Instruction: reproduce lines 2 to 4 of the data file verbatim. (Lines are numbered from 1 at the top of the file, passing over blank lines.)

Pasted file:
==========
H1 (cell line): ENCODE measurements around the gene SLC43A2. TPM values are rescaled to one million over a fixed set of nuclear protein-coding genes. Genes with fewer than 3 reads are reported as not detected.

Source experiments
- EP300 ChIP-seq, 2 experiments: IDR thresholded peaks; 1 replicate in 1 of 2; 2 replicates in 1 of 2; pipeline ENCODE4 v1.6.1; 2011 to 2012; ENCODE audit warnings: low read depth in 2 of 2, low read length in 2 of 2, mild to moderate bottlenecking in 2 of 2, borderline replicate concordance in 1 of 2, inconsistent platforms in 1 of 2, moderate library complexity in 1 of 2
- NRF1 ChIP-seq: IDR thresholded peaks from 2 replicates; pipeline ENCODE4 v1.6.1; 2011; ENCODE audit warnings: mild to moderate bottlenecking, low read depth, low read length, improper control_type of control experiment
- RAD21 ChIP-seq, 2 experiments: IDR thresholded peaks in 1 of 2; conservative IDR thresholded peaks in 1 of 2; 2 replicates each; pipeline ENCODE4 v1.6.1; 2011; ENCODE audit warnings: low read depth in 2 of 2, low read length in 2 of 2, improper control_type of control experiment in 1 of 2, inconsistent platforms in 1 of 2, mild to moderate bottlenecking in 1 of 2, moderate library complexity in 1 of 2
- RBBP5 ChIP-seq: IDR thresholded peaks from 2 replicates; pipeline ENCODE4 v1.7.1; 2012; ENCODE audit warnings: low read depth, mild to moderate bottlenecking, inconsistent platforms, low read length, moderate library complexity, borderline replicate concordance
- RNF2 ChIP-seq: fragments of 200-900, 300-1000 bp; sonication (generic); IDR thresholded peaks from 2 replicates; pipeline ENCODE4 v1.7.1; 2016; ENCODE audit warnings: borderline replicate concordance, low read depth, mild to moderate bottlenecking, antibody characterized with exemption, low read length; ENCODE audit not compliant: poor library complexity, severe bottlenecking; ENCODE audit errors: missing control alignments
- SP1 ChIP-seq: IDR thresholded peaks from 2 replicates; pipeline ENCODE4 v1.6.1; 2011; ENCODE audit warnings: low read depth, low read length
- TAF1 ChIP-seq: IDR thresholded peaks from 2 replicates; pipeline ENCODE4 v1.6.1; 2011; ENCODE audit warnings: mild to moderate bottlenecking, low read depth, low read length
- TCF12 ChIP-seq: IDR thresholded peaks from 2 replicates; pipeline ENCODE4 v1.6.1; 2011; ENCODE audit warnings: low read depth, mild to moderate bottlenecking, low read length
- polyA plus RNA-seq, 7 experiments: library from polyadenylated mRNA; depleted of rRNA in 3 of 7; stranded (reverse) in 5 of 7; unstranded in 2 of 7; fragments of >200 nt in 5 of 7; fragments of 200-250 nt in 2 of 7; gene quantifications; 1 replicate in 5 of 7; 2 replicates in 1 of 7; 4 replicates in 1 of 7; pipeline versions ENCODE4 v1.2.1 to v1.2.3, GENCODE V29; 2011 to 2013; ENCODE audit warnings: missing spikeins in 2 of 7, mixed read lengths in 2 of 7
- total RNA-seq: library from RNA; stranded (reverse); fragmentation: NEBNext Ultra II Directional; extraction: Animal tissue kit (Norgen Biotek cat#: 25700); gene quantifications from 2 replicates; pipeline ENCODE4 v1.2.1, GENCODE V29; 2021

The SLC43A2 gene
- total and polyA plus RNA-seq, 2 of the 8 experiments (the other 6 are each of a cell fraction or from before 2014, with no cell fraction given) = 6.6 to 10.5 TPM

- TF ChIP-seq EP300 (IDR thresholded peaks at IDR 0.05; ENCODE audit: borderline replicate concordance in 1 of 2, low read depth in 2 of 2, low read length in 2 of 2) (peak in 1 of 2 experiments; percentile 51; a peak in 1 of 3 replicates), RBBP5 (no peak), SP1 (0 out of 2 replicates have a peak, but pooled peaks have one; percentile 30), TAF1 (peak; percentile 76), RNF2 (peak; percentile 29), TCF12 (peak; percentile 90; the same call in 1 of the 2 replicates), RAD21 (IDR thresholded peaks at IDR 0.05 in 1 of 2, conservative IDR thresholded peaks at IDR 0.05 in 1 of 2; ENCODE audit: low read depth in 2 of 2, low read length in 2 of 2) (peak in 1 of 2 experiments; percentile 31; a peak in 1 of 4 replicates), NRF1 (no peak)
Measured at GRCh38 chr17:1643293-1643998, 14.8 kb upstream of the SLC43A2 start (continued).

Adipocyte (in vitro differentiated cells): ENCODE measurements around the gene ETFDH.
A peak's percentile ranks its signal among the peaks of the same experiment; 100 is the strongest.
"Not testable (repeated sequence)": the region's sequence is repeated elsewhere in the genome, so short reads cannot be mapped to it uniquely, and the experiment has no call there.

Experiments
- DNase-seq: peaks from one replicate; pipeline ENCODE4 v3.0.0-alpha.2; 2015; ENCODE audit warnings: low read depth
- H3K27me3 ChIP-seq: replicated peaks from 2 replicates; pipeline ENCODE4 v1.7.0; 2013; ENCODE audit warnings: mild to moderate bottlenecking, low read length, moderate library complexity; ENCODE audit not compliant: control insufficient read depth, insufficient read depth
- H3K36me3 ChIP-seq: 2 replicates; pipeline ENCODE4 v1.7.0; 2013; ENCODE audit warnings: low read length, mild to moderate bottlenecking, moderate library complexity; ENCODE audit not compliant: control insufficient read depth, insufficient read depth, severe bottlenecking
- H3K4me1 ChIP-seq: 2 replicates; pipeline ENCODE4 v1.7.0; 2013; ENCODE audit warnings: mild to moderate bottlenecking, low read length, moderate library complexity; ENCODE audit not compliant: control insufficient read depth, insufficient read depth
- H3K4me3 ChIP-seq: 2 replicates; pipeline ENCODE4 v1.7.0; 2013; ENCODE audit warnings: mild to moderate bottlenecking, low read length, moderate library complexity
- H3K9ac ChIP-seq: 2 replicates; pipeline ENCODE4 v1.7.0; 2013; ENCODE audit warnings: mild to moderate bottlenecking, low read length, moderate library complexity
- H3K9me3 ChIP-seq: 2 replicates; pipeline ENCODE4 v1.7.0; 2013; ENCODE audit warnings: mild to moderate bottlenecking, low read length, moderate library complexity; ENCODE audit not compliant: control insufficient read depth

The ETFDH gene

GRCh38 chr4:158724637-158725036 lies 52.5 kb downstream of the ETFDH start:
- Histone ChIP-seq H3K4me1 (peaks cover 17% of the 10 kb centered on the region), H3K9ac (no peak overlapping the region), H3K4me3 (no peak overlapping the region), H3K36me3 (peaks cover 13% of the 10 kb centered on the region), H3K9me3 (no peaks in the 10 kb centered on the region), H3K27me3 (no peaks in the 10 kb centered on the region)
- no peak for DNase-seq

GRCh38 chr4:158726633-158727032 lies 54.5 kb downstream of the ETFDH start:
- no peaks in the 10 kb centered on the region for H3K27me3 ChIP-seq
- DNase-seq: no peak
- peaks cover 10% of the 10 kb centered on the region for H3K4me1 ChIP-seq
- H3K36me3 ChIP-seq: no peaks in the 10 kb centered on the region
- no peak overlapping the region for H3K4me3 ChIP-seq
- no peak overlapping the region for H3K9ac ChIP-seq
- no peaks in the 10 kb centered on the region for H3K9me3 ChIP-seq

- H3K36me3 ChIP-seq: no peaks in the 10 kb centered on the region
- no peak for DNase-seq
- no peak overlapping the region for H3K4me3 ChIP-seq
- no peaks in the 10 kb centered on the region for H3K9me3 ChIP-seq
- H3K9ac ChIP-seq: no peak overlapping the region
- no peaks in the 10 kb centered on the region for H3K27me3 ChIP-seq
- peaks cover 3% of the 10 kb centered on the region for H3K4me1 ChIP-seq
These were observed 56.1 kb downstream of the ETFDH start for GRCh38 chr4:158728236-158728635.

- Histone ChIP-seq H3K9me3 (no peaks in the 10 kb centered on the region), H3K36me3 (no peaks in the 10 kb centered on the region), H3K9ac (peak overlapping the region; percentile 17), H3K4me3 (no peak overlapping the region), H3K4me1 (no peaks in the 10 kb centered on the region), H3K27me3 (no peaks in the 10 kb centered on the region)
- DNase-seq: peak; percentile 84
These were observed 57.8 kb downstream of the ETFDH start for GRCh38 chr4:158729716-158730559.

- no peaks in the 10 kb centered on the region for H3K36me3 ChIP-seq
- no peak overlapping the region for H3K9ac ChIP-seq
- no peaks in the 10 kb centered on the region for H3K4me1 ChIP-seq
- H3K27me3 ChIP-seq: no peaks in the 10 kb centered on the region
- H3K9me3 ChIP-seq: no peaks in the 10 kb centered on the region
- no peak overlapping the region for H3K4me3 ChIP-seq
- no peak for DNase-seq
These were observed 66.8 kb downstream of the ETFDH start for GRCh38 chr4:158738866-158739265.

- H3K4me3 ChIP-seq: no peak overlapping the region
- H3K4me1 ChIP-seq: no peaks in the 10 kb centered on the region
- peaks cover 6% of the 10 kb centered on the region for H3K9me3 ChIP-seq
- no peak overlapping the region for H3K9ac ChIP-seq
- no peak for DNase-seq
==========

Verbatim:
Source experiments
- EP300 ChIP-seq, 2 experiments: IDR thresholded peaks; 1 replicate in 1 of 2; 2 replicates in 1 of 2; pipeline ENCODE4 v1.6.1; 2011 to 2012; ENCODE audit warnings: low read depth in 2 of 2, low read length in 2 of 2, mild to moderate bottlenecking in 2 of 2, borderline replicate concordance in 1 of 2, inconsistent platforms in 1 of 2, moderate library complexity in 1 of 2
- NRF1 ChIP-seq: IDR thresholded peaks from 2 replicates; pipeline ENCODE4 v1.6.1; 2011; ENCODE audit warnings: mild to moderate bottlenecking, low read depth, low read length, improper control_type of control experiment